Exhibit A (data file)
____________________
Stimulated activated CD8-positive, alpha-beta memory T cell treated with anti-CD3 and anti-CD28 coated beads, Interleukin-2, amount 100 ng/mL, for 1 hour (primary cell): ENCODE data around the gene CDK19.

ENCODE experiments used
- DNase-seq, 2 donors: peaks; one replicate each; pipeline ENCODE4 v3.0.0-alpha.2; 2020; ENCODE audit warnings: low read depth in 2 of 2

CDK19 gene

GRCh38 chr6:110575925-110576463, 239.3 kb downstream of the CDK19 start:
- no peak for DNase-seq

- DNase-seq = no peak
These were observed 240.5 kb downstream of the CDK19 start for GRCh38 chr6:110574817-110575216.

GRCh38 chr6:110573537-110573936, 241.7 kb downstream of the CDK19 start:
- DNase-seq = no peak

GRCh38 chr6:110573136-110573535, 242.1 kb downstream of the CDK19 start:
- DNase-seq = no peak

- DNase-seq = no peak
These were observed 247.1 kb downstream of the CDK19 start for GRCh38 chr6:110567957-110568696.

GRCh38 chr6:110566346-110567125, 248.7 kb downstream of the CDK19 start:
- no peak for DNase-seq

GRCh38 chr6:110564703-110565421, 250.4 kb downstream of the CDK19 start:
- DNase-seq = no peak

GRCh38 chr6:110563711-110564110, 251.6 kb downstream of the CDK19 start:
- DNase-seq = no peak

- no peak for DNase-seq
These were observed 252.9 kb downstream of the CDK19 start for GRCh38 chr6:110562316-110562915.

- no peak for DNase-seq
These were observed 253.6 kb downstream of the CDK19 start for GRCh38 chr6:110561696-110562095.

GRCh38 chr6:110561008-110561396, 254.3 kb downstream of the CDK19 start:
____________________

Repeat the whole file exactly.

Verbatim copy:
Stimulated activated CD8-positive, alpha-beta memory T cell treated with anti-CD3 and anti-CD28 coated beads, Interleukin-2, amount 100 ng/mL, for 1 hour (primary cell): ENCODE data around the gene CDK19.

ENCODE experiments used
- DNase-seq, 2 donors: peaks; one replicate each; pipeline ENCODE4 v3.0.0-alpha.2; 2020; ENCODE audit warnings: low read depth in 2 of 2

CDK19 gene

GRCh38 chr6:110575925-110576463, 239.3 kb downstream of the CDK19 start:
- no peak for DNase-seq

- DNase-seq = no peak
These were observed 240.5 kb downstream of the CDK19 start for GRCh38 chr6:110574817-110575216.

GRCh38 chr6:110573537-110573936, 241.7 kb downstream of the CDK19 start:
- DNase-seq = no peak

GRCh38 chr6:110573136-110573535, 242.1 kb downstream of the CDK19 start:
- DNase-seq = no peak

- DNase-seq = no peak
These were observed 247.1 kb downstream of the CDK19 start for GRCh38 chr6:110567957-110568696.

GRCh38 chr6:110566346-110567125, 248.7 kb downstream of the CDK19 start:
- no peak for DNase-seq

GRCh38 chr6:110564703-110565421, 250.4 kb downstream of the CDK19 start:
- DNase-seq = no peak

GRCh38 chr6:110563711-110564110, 251.6 kb downstream of the CDK19 start:
- DNase-seq = no peak

- no peak for DNase-seq
These were observed 252.9 kb downstream of the CDK19 start for GRCh38 chr6:110562316-110562915.

- no peak for DNase-seq
These were observed 253.6 kb downstream of the CDK19 start for GRCh38 chr6:110561696-110562095.

GRCh38 chr6:110561008-110561396, 254.3 kb downstream of the CDK19 start: